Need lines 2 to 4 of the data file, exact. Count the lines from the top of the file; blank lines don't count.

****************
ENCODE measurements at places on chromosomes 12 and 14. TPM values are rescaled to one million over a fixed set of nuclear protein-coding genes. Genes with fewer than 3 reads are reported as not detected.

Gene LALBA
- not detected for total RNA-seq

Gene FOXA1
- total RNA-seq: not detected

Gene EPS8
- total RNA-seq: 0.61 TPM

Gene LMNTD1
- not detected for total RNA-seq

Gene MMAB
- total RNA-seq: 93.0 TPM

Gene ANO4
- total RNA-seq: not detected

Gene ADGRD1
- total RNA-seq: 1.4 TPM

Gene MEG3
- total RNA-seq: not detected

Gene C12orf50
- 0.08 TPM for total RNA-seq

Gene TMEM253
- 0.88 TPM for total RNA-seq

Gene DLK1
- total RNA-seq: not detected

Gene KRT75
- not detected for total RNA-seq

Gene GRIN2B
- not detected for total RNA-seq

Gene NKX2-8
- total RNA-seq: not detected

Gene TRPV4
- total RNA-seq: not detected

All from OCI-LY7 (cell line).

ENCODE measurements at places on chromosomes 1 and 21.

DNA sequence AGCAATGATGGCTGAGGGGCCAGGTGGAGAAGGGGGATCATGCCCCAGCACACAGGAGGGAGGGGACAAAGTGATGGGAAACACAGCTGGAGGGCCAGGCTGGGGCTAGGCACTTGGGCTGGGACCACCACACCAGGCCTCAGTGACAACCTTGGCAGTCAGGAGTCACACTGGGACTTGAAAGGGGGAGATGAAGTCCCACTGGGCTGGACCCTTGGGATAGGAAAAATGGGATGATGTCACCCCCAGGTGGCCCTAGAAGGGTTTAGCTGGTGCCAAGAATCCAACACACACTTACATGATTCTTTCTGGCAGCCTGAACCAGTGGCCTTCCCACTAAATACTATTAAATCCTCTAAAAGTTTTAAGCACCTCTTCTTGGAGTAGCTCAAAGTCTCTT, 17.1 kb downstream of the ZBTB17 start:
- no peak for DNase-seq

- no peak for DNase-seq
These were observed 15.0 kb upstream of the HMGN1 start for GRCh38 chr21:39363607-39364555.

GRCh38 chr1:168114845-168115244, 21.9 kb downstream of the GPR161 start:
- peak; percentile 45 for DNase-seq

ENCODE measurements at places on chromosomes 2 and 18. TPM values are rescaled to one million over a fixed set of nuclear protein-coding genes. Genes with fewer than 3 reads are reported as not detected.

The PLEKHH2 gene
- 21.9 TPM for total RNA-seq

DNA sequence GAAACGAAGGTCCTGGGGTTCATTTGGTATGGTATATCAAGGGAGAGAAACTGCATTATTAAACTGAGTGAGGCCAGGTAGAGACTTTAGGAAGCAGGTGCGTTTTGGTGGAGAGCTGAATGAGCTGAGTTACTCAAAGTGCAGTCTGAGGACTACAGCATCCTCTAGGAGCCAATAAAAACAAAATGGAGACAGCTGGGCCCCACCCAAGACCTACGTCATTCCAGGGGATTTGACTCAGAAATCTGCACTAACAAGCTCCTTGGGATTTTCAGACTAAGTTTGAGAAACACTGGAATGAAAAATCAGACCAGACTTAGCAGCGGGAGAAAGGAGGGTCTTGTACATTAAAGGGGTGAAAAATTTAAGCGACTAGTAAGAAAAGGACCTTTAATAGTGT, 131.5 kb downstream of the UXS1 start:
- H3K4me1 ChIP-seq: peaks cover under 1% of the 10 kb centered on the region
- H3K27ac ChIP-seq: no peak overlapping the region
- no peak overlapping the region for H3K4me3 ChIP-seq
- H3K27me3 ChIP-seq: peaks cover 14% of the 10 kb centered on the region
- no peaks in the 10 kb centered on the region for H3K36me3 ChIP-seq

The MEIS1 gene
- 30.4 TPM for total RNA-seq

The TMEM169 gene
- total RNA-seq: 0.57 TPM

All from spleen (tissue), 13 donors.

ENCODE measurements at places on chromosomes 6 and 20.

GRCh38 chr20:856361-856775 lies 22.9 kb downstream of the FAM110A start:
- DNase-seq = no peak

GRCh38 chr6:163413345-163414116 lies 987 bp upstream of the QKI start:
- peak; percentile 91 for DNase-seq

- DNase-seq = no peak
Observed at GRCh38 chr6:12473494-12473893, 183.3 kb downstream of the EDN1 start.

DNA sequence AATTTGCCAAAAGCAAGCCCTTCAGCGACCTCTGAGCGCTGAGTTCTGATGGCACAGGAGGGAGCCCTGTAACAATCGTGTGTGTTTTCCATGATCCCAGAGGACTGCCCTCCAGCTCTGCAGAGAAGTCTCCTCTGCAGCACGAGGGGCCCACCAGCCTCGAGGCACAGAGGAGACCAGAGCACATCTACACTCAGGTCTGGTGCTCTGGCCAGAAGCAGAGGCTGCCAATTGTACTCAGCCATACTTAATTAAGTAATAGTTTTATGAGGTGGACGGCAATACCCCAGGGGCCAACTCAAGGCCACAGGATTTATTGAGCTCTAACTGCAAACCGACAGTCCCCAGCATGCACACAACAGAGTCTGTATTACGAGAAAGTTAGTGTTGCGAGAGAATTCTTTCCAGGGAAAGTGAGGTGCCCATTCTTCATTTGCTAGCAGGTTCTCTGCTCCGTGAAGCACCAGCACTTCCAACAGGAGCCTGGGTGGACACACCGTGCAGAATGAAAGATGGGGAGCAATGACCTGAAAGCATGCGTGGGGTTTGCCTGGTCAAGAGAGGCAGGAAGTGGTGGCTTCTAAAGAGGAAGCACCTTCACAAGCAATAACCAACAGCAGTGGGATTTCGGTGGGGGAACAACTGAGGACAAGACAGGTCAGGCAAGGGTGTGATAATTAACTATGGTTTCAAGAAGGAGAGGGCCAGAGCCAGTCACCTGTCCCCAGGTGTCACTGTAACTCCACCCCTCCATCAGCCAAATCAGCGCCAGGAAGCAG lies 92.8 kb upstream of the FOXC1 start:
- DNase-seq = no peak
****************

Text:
Gene LALBA
- not detected for total RNA-seq

Gene FOXA1